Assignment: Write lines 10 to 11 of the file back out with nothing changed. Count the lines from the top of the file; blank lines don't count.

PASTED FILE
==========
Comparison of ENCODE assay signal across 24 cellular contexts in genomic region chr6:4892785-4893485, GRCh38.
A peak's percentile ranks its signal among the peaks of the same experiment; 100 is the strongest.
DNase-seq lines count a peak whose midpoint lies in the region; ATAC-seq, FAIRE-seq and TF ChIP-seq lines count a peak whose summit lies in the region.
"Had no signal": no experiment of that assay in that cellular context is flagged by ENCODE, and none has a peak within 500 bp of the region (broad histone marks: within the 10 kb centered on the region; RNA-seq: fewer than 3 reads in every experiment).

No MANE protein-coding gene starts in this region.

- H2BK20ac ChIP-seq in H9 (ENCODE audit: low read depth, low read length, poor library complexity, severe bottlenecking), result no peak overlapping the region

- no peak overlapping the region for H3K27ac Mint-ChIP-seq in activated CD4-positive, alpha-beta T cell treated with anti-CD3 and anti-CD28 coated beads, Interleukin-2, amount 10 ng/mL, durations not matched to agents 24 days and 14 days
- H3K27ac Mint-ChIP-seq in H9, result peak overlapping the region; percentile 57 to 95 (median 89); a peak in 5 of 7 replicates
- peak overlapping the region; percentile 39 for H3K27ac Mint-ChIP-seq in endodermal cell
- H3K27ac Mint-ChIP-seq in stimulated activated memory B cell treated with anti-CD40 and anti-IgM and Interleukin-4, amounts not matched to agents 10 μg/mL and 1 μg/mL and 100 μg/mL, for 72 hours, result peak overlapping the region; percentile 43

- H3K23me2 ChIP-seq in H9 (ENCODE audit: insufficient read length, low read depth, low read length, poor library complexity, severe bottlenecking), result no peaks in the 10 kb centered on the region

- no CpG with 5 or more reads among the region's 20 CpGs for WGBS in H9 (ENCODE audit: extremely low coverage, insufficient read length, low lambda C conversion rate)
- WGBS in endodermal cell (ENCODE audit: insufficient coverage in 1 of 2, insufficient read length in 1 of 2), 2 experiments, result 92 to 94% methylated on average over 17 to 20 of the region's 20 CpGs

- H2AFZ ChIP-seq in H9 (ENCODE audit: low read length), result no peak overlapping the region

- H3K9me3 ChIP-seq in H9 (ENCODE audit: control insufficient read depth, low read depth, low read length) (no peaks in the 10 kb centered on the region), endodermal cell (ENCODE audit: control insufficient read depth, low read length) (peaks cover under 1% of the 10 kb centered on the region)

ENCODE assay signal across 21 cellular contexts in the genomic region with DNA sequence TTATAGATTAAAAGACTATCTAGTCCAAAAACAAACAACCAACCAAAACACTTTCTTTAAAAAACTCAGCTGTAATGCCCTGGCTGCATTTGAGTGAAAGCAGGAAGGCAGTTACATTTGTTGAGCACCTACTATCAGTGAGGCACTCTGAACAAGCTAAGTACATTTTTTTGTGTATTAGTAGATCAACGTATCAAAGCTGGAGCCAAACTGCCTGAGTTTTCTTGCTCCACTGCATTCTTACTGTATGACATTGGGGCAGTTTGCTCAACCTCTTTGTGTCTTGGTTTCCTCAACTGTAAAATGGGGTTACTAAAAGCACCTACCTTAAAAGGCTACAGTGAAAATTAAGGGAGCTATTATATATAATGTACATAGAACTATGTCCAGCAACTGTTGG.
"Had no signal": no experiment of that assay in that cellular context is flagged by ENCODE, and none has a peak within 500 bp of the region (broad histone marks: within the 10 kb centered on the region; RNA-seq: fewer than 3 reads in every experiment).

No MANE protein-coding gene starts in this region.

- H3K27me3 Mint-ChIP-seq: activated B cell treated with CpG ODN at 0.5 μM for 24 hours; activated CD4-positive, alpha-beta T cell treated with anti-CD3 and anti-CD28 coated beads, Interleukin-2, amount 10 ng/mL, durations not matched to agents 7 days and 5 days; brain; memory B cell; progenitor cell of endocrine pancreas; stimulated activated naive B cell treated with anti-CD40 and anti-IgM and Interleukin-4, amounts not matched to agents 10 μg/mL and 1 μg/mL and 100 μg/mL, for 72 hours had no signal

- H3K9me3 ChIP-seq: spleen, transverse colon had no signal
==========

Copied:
- H3K27ac Mint-ChIP-seq in stimulated activated memory B cell treated with anti-CD40 and anti-IgM and Interleukin-4, amounts not matched to agents 10 μg/mL and 1 μg/mL and 100 μg/mL, for 72 hours, result peak overlapping the region; percentile 43

- H3K23me2 ChIP-seq in H9 (ENCODE audit: insufficient read length, low read depth, low read length, poor library complexity, severe bottlenecking), result no peaks in the 10 kb centered on the region